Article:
Father’s Day was good to me this year. By pure coincidence it was the day when I took delivery of my second ever Ducati. I looked at it smitten and thought back “how long has it been?” Another coincidence reminded me that it had been 25 years since the Mona Lisa of motorcycles was unveiled. Like everyone else I was blown away by one of the most iconic pieces of design ever created. The 916 made me a huge fan of the brand, on the street or on the MotoGP and WSBK tracks. Imagine the look on my face when I saw it in a catalogue wearing a striking gun metal livery with gold accents. The Neiman Marcus 748L had a smaller engine but it had the exact same lines. It put a spell on me. A year or so later it was mine: the 16th bike out of 100. When I parted with it two years later, I was absolutely devastated. I told myself I would have another Ducati some day. I didn’t know I would have to wait 18 years to ride a Ducati again. But in that time, I have learned a lot from bikes and the truly important things in life.

 What’s more important is riding

If you only smoke Cuban cigars you will miss out on life. I think that’s a Bob Lutz quote. Anyway, I did not wait all this time to ride again. Hondas were cheap, reliable, easy to maintain and not bad looking at all. The first one was a Superhawk (or Firestorm) V-Twin. If you close your eyes you would believe the soundtrack came from Bologna. In the UK I got something more practical and less expensive to please the local insurers, a CB1300. Bottomline? I love riding. When you are on the bike (and if you want to stay alive) you have to focus 100% on the task at hand. There are no text messages, no calls, no emails, no voice of the boss in your head, no screaming kids, just you and the road. In the time I get to my work commute I’m either fully awake or I made the mental break between work and home. It is my favourite form of escapism.

 What’s more important is progress

Motorcycles have come a long way. The 748L was a race bike with lights. It was a raw, low slung, purpose-built machine. On the right road in the right apex it was absolutely sublime. There were no electronic nannies (no ABS, no traction control). You thought the bike was falling apart because the dry clutch rattled like crazy. Even for a guy in his 20s the 748L was not exactly comfortable. The clutch was heavy and stubborn. Low speed manoeuvres (95% of the time) were not easy to execute. The racing position also put a tremendous amount of weight on the wrists and crushed the pinkie nerves. On my latest Ducati, you sit on top of it, upright and relaxed. At 6’2” (1m88) I can’t even plant both feet flat on the ground. You can choose how many nannies you want. It is an upright bike, supremely comfortable bike but deceivingly quick. So why the hell did I deal with all of this pain back then anyway??? Must have been love…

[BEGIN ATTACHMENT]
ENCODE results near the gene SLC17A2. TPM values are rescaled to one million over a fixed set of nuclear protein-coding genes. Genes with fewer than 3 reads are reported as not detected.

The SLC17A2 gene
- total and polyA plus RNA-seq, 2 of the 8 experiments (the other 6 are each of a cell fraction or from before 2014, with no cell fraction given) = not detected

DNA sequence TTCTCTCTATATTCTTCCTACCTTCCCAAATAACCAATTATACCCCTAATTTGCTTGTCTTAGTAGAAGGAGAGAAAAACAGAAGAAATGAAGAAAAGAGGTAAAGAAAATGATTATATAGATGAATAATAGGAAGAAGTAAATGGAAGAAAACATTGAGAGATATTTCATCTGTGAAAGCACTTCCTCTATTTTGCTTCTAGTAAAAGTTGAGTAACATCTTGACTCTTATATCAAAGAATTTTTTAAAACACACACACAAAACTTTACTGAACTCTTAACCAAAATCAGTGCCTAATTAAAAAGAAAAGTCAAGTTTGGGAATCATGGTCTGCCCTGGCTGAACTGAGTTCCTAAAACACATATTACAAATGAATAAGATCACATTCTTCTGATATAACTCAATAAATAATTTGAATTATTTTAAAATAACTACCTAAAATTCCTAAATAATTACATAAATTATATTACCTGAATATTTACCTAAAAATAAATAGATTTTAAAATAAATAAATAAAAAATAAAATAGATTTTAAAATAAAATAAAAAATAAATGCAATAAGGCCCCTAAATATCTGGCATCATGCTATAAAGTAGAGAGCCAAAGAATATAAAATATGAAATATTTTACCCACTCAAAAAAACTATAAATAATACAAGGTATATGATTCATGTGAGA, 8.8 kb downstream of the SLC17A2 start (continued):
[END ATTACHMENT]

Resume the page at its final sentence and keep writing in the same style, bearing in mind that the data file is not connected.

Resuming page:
What’s more important is perspective

The universe really owes you nothing. After a long slug to get two college degrees my first Ducati was owed to me. I blew a lot of money on a new bike and so what? When I lost my job, I didn’t handle losing my bike very well. Looking back, it is clear I did not handle anything well at all.Today I understand that life is a series of trade-offs. When I got my first company car, I sold the CB1300 so we could go on a family vacation instead. To ride this (gently used) Ducati, I ditched the company car and bought a small electric commuter. And to be honest it really has not bothered me too much. The biggest thing I have gained in the time between those two wonderful machines is perspective. For all I know an unforeseen event or a totally predictable catastrophe will happen and that Ducati might have to go. And it will be okay. When we moved to the UK, I rented a big house. Our current house is smaller (make that a whole lot smaller). Yet we are happier as a family in that house than in the first one. It is nice to have nice things. Blasting through the British countryside on a Ducati is an absolute delight. Yet it really is not the end all be all. You know what my favourite thing is? It is to get off the bike, open the front door of my house and get hugs from my family. There’s no Ducati equivalent to that.